ON AND ON. Apart from the fact that I was about as wrong as wrong can be in my election bet, I am not happy with Putin’s decision to return. I believe that leaders have a “best before date” – eventually they run out of their possibilities. The wise leader quits at the top of his game after having trained up his successors. But, having said that, who has ever done it other than Sulla or Washington? Not Thatcher, Churchill, Roosevelt, De Gaulle etc etc. Putin, possibly the best leader that Russia has had in its thousand-year history, has, I believe, succumbed to the delusion that he is indispensible. Will he prove to be, as he evidently believes, the Ataturk or Lee Kuan Yew of Russia? Or merely the Turkmenbashi or Lukashenka of Russia? No one would say that he is stagnant now, but what about after six or twelve years more?

Although Medvedev said that this was always the agreement, it is possible that the ever-cautious Putin has come back because he fears the future and believes Russia will be better off with The Boss openly at the top of the power structure. Perhaps there is unrest in The Team that only Putin can settle (Kudrin’s departure suggests this could be the case). Perhaps he believes the apparent decline in support for United Russia can only be reversed by him (while he has often complained about the lack of initiative and creativity in United Russia, he has also said many times that it is a necessary instrument). Or does he foresee coming international troubles that will require his steady hand? (The next US President is likely to be a Republican with a reflexive antipathy to Russia. The EU – a vital trade and investment source – is melting down. The future of Belarus and Ukraine is iffy. China is rising. NATO is again re-drawing the map. The “Arab world” is in flux.) We still don’t know the details.

Many Russians don’t care about what people elsewhere think about them, but it does matter and it will affect them. The anti-Russia lobby, encouraged by the return of the “steely-eyed ex-KGB officer” (another six years of that as if Putin had never done anything else!!!) with whom they are strangely obsessed, will get a new impetus. (Here’s the first and it’s all there: pipelines, Politkovskaya, Stalinist, weakening Ukraine and even (!) the Third Rome). The lobby will agitate for protection for countries “threatened” by him. Will we see another push to expand NATO? Missiles in Poland? More support for Saakashvili the putative Nobel Peace Prize winner? More attempts to fiddle with the political balance in Ukraine and other neighbours? A constant drum-roll of bad and selective press reports that will scare off investment? This will affect the environment in which Russians have to live.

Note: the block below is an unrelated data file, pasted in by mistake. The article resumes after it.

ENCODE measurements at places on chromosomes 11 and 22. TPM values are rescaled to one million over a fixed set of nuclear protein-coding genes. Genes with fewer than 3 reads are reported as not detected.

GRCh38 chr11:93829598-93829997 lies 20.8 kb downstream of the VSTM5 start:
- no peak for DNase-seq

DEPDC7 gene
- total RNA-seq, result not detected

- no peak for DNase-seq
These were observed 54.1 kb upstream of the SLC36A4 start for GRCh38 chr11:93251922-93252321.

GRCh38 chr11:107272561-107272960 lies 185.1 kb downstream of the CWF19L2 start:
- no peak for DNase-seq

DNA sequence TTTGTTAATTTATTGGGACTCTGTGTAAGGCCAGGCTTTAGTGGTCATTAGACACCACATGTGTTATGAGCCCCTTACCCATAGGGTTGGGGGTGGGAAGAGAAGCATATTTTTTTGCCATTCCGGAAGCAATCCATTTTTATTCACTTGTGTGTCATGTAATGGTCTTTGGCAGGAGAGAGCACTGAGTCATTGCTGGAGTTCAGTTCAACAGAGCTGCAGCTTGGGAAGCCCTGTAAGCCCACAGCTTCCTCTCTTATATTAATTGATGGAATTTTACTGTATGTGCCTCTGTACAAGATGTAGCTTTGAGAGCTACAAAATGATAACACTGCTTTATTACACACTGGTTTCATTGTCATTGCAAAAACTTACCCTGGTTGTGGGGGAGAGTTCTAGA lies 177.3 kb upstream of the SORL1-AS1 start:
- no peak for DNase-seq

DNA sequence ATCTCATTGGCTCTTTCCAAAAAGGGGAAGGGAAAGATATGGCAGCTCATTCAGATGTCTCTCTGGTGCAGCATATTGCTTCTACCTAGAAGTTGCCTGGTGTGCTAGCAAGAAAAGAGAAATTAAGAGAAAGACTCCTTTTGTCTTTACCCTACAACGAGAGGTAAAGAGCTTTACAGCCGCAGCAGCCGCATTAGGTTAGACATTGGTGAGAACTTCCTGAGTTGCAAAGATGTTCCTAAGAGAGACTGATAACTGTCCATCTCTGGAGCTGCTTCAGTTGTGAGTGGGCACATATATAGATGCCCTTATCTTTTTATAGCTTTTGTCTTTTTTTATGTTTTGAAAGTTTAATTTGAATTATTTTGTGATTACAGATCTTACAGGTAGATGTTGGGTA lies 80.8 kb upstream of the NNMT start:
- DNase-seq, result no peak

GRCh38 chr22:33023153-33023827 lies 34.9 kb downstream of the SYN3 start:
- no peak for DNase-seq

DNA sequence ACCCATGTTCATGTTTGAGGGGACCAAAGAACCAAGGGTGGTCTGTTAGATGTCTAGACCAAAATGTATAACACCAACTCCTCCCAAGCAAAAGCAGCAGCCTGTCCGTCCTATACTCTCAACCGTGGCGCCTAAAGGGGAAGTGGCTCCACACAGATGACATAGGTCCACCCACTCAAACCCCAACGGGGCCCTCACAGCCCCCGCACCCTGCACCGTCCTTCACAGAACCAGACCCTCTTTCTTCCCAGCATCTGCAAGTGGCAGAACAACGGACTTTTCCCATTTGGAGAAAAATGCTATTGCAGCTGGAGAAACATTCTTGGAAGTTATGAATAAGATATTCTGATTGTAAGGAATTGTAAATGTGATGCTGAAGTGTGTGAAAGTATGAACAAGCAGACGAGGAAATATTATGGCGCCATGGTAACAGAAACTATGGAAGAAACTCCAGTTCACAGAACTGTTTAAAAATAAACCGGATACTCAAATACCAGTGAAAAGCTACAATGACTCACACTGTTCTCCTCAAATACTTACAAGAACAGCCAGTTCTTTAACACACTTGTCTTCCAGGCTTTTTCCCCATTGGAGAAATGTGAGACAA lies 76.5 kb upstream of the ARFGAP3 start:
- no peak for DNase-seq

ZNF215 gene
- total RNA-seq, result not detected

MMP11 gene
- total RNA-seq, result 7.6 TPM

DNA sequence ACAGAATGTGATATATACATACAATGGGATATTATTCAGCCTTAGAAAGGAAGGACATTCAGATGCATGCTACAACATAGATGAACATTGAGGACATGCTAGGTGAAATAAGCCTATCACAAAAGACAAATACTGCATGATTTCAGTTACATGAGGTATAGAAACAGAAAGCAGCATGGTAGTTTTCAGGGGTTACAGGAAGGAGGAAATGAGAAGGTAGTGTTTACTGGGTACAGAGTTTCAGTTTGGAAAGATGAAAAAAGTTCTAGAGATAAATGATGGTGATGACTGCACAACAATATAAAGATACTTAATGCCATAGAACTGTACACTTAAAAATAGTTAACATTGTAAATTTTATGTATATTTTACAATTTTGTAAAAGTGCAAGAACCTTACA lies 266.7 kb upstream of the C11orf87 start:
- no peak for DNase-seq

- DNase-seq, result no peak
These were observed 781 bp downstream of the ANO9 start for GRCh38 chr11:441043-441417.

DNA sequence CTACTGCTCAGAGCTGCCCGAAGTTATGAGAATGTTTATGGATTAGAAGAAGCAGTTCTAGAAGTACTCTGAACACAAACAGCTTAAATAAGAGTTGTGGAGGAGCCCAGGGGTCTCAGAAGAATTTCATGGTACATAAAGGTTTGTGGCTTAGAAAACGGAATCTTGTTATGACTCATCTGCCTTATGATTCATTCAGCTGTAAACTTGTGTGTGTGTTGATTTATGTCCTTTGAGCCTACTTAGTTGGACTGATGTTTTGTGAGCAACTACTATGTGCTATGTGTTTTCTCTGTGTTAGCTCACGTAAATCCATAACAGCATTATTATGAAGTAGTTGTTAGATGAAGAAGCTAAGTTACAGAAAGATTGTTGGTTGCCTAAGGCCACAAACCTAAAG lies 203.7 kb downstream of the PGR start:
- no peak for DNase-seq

We have to ask whether Medvedev ever really was President. Or was he, as many said all along, just a placeholder, only there because of Putin’s unwillingness to violate the letter of the Constitution? If the system that Putin and his team created after the ruin of the Yeltsin years can only work with him in charge, then it doesn’t work.

I do not expect The Plan to change although its flavour will. Putin is less friendly to the West (and why wouldn’t he be? – endless NATO expansion, NATO throwing its weight around, still nothing on WTO or Jackson-Vanik, bogus “coloured revolutions”). And every case of prickly behaviour or scepticism about Western motives will be spun by the anti-Russia lobby as another threat.

There can be no serious doubt that the most impeccably fair and open election would return him with a huge majority – most Russians will be delighted at the return of such a proven and trusted leader. And, in his wake, United Russia (although with a lot of new faces) will sweep the Duma elections which have now been turned into a referendum on him. So the political system will be stable. But stability can become stagnation quite easily.

But I would have been more confident in the future of Russia had Medvedev run and Putin stepped back – perhaps as leader of United Russia – to keep an eye on things. It is necessary, for the long term, that Russia not be the personalist system that it has been for so long.

© Patrick Armstrong Analysis, Ottawa, Canada (see